I have Sony DSC-H200 optical 26x zoom bridge camera. I wanted to take Long-exposure shots like Night life, Traffic lights, star trails etc., but I don't have any necessary tripod(I couldn't afford one). I just try to see if there's any stable surface available nearby and try to use it, but it doesn't always help.

I wanted to know if there's any alternative solution other than finding a stable wall or thing ?


8 Answers 8


I just try to see if there's any stable surface available nearby and try to use it

That's the basic idea.

Be careful to watch for slight slippage. Also note that vibrations can also affects the stability, including when you trigger the shot - make sure you use a timer so that the vibrations of your touching the camera can subside. I'd use the 10 seconds timer to give it as much time as possible.

but it doesn't always help.

There may be other issues here. Are you controlling ISO and exposure time ? I have found that some cameras apply a lot of processing to shots ( and Sony often do ) that reduces detail. Typically they'd sharpen and do noise reduction far too aggressively. It's useful to shoot RAW ( if you can ) or at least reduce sharpening and noise reduction as much as possible.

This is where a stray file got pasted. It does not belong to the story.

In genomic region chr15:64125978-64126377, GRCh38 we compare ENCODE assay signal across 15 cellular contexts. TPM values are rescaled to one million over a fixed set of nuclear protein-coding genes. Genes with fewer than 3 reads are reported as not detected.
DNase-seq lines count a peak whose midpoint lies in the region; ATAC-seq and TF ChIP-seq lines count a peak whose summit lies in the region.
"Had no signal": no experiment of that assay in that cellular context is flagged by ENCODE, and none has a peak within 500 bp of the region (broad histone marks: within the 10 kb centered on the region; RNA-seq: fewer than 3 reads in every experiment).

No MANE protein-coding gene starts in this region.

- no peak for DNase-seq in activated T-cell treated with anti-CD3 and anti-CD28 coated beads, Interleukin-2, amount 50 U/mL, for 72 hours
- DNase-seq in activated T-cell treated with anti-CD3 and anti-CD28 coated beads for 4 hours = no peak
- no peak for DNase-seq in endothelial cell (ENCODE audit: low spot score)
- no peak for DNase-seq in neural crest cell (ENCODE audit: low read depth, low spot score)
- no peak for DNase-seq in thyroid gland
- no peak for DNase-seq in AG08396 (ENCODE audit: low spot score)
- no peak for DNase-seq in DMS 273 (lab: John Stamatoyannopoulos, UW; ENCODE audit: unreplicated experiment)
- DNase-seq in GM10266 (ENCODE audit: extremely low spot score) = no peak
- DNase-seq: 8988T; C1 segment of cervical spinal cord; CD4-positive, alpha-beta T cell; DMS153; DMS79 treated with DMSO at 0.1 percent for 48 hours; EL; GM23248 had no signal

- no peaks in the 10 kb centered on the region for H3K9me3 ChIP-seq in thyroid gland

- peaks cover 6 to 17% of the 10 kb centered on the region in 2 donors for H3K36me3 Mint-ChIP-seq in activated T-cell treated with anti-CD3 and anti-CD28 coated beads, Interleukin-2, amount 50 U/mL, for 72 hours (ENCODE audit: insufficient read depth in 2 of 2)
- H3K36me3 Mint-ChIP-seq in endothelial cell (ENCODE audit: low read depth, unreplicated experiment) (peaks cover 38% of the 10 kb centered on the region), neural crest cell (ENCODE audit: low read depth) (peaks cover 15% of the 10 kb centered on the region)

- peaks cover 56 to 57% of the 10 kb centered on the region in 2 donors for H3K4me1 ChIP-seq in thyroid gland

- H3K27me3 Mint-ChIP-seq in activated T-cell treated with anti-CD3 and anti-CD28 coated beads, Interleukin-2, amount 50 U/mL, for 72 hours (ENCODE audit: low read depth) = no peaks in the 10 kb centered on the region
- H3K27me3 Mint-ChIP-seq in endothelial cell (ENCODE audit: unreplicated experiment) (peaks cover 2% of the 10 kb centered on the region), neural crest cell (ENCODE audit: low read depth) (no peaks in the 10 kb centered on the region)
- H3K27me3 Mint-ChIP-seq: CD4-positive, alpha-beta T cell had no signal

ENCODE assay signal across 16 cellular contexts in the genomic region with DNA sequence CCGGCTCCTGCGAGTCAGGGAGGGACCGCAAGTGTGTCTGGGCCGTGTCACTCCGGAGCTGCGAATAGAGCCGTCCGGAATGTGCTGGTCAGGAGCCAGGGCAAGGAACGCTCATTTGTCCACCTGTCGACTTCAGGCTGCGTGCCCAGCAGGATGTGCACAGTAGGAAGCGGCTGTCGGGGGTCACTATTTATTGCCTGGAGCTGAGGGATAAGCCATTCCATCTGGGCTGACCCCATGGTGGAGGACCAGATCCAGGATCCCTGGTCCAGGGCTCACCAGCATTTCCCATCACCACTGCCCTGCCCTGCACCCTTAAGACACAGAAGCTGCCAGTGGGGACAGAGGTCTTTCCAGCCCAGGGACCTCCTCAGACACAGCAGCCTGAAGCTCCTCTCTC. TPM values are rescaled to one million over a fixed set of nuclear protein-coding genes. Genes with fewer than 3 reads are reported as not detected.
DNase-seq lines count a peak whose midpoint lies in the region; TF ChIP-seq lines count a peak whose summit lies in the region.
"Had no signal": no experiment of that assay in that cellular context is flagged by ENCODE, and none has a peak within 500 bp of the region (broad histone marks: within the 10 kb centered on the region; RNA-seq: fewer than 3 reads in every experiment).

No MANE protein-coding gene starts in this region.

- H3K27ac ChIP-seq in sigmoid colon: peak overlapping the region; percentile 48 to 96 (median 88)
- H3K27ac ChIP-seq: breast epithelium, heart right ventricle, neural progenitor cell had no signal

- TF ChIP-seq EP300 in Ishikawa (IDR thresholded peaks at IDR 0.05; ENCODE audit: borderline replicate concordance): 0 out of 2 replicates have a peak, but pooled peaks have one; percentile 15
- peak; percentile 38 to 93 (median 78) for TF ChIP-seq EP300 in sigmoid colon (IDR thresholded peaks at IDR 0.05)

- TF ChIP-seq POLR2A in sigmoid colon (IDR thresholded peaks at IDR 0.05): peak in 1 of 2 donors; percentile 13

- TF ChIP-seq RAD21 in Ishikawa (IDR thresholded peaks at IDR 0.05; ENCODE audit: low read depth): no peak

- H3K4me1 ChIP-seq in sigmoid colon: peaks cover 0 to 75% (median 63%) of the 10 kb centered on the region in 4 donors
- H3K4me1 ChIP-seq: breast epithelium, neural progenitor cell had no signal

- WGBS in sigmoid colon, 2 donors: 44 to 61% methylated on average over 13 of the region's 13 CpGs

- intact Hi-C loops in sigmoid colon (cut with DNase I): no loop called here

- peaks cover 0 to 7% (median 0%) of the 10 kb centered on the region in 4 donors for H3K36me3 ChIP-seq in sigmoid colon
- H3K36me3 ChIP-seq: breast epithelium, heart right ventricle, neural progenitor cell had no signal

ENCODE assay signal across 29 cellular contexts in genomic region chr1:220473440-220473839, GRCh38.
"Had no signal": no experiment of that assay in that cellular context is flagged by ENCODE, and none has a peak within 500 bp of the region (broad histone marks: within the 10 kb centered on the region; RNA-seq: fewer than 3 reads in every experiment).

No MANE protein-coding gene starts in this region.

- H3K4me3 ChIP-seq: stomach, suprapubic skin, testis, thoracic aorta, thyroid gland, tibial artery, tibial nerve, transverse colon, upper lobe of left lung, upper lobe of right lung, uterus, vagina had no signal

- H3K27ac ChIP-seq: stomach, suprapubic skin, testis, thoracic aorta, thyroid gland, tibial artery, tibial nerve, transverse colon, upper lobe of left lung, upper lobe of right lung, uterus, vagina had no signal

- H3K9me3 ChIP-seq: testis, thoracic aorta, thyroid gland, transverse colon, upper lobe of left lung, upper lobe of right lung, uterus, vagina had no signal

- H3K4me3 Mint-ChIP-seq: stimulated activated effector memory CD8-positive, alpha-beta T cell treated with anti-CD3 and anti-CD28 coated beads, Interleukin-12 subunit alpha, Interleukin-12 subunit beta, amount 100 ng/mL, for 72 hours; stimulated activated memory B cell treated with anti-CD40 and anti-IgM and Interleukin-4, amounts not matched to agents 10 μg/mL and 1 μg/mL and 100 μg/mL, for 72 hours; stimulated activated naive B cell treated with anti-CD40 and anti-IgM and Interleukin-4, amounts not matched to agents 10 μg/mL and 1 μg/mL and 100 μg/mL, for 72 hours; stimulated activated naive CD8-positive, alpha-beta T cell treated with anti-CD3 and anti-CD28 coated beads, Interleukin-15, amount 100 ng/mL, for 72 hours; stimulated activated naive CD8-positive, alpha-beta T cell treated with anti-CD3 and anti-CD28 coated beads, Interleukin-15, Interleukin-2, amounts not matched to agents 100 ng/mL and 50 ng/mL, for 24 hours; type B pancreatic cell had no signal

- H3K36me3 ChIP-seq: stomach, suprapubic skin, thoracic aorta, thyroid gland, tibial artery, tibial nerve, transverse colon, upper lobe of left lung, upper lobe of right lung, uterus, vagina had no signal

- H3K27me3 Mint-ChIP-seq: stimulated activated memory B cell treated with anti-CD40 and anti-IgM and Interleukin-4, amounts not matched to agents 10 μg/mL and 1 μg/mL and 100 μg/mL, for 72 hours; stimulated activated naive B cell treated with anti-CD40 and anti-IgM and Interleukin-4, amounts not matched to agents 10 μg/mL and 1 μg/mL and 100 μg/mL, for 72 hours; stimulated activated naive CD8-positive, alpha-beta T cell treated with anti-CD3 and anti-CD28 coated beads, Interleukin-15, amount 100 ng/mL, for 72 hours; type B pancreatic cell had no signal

I wanted to know if there's any alternative solution other than finding a stable wall or thing ?

Bean bags. Some people use Gorillapods.

  • Is it favorable to buy a tripod now just for a Point-and-shoot or should I wait till a year or two when i get to work and buy a DSLR ? Jan 7, 2017 at 13:51
  • 2
    I would wait. That said a cheap tripod can be better than no tripod, but I'm not convinced your issue can be fixed with a tripod. Maybe post a new question with one of your problem photos and see if there is any other issue at work with technique. Jan 7, 2017 at 13:54
  • 2
    Using a flat surface and setting 2 seconds self-timer (to avoid shacking the camera while shooting) near always works to me. Even if the surface is not horizontal and I need to hold firmly the camera against it, it usually works.